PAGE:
To maintain uniform temperature, it may be desirable during the course of the interim storage to apply supplemental heat to the storage area generally equivalent to the mean heat of the parison as delivered from the injection mold. Alternatively, it may be desirable to store the parisons in an enclosed chamber to prevent, or partially prevent, heat loss from the parison while allowing the parison wall temperature to become uniformly distributed.
The process and machine system of this invention provides for a high degree of thermal and mechanical control during the parison stage, through the storage stage and into the blow-stretch stage so that the extensive stretch and blow operation is within the thermoelastic range which produces optimum structural properties of the molecularly oriented plastic bottle.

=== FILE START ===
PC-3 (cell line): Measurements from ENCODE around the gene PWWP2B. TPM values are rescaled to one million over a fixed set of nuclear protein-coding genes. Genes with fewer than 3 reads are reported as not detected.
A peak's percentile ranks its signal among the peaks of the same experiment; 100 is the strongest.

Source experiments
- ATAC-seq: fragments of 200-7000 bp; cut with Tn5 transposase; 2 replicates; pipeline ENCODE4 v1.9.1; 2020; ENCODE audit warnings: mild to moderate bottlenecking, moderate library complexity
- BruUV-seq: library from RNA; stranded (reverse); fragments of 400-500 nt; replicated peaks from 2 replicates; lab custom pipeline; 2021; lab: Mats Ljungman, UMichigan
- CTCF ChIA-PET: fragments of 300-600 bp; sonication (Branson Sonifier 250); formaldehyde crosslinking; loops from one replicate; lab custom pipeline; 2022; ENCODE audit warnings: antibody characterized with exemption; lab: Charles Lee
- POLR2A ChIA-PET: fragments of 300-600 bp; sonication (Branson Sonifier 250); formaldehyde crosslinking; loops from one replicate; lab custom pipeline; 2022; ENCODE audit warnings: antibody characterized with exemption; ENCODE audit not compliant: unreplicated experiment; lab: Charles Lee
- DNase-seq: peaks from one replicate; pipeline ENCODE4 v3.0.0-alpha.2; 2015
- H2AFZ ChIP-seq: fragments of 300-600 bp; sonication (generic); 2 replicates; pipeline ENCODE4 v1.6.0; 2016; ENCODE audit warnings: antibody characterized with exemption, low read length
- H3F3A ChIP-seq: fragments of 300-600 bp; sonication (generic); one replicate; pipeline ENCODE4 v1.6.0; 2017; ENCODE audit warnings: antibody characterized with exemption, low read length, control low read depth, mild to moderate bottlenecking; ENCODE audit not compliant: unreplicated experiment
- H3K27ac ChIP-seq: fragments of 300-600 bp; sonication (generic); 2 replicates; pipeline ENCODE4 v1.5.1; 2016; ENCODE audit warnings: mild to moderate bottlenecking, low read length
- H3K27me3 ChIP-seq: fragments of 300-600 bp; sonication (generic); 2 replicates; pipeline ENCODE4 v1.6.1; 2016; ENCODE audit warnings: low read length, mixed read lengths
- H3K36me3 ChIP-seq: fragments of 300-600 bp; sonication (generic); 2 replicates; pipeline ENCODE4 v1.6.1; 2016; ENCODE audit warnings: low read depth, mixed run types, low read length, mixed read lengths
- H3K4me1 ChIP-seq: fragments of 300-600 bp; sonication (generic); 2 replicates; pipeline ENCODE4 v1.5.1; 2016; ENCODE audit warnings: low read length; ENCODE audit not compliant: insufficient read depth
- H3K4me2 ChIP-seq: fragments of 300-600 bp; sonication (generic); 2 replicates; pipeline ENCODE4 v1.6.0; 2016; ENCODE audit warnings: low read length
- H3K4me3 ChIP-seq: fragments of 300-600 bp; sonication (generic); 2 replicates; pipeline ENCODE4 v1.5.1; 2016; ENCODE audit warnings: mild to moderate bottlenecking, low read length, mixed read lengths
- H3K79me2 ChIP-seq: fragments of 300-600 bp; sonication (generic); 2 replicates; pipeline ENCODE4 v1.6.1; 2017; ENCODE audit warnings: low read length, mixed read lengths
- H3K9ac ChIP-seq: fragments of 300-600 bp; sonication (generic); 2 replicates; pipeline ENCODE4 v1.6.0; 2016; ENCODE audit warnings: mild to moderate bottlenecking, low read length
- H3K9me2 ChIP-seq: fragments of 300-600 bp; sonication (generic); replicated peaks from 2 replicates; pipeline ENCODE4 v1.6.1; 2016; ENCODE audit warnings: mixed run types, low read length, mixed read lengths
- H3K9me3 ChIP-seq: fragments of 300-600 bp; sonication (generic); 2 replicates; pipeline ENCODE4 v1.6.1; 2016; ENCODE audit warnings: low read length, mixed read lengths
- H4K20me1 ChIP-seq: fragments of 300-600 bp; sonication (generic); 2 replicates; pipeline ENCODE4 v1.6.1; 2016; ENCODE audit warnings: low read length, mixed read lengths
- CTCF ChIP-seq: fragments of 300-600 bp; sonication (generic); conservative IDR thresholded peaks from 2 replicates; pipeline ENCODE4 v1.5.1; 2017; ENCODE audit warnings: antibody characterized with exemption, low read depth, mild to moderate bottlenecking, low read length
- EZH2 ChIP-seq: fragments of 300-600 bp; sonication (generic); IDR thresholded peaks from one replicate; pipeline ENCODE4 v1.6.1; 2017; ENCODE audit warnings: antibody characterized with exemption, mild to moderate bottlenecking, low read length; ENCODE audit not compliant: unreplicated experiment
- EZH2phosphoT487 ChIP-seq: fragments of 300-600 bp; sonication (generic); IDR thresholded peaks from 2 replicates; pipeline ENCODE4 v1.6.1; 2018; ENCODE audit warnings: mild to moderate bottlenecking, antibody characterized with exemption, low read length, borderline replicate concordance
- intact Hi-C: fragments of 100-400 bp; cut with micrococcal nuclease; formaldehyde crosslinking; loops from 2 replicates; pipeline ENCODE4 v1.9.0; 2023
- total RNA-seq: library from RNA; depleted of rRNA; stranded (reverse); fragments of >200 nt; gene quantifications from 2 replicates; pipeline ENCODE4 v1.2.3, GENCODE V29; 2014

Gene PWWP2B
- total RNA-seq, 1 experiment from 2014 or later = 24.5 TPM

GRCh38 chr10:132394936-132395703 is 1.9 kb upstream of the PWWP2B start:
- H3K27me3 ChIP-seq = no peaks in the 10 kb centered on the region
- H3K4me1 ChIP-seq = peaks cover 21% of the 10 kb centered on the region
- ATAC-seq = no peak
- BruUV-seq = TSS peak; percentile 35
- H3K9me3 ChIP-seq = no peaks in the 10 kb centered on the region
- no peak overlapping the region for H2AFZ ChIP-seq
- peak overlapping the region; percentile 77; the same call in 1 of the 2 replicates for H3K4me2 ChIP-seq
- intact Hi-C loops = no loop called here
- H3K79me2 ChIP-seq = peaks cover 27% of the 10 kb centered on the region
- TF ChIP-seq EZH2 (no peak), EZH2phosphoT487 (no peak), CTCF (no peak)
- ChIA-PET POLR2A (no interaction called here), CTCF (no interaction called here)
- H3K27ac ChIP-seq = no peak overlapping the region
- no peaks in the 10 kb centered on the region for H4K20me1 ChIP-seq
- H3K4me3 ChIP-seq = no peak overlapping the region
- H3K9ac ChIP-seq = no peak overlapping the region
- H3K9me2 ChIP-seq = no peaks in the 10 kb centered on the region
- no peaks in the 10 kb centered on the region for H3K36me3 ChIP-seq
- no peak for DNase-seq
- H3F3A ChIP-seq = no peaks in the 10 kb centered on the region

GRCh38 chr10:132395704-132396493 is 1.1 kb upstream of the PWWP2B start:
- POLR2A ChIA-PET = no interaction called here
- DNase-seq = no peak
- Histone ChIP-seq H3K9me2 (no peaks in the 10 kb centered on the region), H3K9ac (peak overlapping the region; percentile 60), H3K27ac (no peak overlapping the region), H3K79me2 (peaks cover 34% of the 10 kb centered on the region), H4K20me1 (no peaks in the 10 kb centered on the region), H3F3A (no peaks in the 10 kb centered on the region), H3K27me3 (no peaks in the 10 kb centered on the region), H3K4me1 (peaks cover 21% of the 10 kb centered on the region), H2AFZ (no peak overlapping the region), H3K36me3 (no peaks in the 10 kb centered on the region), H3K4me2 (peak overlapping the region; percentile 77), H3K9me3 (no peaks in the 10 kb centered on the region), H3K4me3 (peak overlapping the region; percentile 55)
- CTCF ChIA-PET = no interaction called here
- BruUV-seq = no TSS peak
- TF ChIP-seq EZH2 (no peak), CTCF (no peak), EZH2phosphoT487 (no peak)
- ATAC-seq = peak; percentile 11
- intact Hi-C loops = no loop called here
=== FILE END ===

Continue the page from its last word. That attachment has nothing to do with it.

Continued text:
Although various modifications can be made to the process and machine system of the present invention, it is essential that there be means for simultaneously forming a plurality of parisons, an interim storage area, and blow molds which are integral fraction of the number of parisons. In operation, it is essential that a plurality of parisons be formed simultaneously, placed in a storage area, and an integral fraction of the parisons sequentially withdrawn from the storage area and blown. For convenience, the process and machine system will be described with reference to an apparatus comprising six integrated sections, said sections being an injection assembly including injection nozzles; a parison forming section comprising 16 parison stations; an indexing storage area comprising a primary zone containing 16 individual parison storage wells and a secondary storage zone comprising 16 individual storage wells; a transfer section; a blow-stretch section comprising four blow molds, and a conveyor for carrying away formed bottles. The described system produces optimum utilization of time and equipment in both the parison cycle and the blow mold cycle, cycle, energy requirements, and eliminates external parison storage and handling problems. Improved parison temperature uniformity is also a major result.